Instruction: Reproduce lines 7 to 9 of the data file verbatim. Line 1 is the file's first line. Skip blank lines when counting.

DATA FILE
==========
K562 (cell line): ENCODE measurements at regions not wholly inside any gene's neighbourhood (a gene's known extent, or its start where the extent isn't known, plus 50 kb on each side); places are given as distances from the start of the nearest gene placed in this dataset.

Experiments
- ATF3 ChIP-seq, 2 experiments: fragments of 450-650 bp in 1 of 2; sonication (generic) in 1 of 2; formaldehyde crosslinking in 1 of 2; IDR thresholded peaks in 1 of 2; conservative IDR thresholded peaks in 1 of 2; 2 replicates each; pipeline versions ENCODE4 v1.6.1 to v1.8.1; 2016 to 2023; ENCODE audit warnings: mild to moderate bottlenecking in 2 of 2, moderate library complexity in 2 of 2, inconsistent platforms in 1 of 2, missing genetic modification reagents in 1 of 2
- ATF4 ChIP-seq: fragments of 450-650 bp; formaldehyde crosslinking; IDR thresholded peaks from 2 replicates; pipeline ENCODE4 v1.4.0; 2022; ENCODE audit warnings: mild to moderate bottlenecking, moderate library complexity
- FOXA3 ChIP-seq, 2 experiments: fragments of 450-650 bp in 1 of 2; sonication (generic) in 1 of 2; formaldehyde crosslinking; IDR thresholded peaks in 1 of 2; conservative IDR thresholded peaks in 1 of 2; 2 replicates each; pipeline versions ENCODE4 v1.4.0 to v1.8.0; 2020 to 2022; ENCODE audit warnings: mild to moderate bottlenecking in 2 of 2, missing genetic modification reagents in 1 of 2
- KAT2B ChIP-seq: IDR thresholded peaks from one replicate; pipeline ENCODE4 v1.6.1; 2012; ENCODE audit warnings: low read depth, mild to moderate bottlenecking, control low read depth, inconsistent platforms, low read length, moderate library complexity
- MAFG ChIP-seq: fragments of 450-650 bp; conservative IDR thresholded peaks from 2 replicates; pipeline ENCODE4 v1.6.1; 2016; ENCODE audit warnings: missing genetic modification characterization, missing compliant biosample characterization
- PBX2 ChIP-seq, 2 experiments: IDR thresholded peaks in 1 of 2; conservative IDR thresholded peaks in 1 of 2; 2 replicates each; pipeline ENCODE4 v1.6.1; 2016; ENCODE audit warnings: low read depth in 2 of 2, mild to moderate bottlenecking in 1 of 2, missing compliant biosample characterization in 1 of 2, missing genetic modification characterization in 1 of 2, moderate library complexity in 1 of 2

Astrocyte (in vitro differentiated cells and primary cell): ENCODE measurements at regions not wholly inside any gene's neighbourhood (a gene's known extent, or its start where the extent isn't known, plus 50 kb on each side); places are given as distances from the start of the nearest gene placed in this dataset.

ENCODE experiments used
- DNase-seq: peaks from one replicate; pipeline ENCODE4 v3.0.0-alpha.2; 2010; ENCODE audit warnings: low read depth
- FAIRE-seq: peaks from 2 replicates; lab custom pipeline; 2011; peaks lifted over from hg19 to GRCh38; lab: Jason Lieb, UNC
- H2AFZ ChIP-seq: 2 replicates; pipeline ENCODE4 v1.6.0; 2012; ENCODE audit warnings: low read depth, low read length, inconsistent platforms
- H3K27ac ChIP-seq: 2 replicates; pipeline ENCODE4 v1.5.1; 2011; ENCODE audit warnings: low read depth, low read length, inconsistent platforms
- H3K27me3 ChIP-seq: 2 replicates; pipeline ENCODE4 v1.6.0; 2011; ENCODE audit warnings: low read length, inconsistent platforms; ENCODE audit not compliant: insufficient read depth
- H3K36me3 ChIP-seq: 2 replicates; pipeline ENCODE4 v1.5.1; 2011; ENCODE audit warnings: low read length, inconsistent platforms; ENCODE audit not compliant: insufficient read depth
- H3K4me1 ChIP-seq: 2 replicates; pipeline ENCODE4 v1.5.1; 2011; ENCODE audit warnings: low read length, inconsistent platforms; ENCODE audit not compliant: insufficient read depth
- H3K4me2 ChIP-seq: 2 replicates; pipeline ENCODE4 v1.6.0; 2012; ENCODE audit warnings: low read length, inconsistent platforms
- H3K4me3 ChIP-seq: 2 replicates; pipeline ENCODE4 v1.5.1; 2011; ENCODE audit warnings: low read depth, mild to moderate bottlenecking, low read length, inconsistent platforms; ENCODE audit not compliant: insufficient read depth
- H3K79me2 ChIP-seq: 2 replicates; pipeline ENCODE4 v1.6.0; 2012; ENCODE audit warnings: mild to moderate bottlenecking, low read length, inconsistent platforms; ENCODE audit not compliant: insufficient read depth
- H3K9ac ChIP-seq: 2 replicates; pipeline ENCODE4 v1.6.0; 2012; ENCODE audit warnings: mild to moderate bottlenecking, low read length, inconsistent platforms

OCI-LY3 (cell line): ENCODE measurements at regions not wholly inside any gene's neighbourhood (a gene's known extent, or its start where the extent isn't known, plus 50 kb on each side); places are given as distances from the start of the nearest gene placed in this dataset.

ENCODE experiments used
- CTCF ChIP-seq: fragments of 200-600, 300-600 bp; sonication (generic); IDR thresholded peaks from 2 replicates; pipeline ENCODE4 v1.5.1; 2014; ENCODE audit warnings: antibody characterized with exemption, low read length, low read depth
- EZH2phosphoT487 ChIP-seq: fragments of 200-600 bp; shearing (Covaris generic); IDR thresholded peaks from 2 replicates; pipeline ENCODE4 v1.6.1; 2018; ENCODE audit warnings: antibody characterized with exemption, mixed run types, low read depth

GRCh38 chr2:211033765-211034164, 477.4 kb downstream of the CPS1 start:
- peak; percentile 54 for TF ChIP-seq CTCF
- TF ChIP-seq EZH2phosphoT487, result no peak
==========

- MAFG ChIP-seq: fragments of 450-650 bp; conservative IDR thresholded peaks from 2 replicates; pipeline ENCODE4 v1.6.1; 2016; ENCODE audit warnings: missing genetic modification characterization, missing compliant biosample characterization
- PBX2 ChIP-seq, 2 experiments: IDR thresholded peaks in 1 of 2; conservative IDR thresholded peaks in 1 of 2; 2 replicates each; pipeline ENCODE4 v1.6.1; 2016; ENCODE audit warnings: low read depth in 2 of 2, mild to moderate bottlenecking in 1 of 2, missing compliant biosample characterization in 1 of 2, missing genetic modification characterization in 1 of 2, moderate library complexity in 1 of 2

Astrocyte (in vitro differentiated cells and primary cell): ENCODE measurements at regions not wholly inside any gene's neighbourhood (a gene's known extent, or its start where the extent isn't known, plus 50 kb on each side); places are given as distances from the start of the nearest gene placed in this dataset.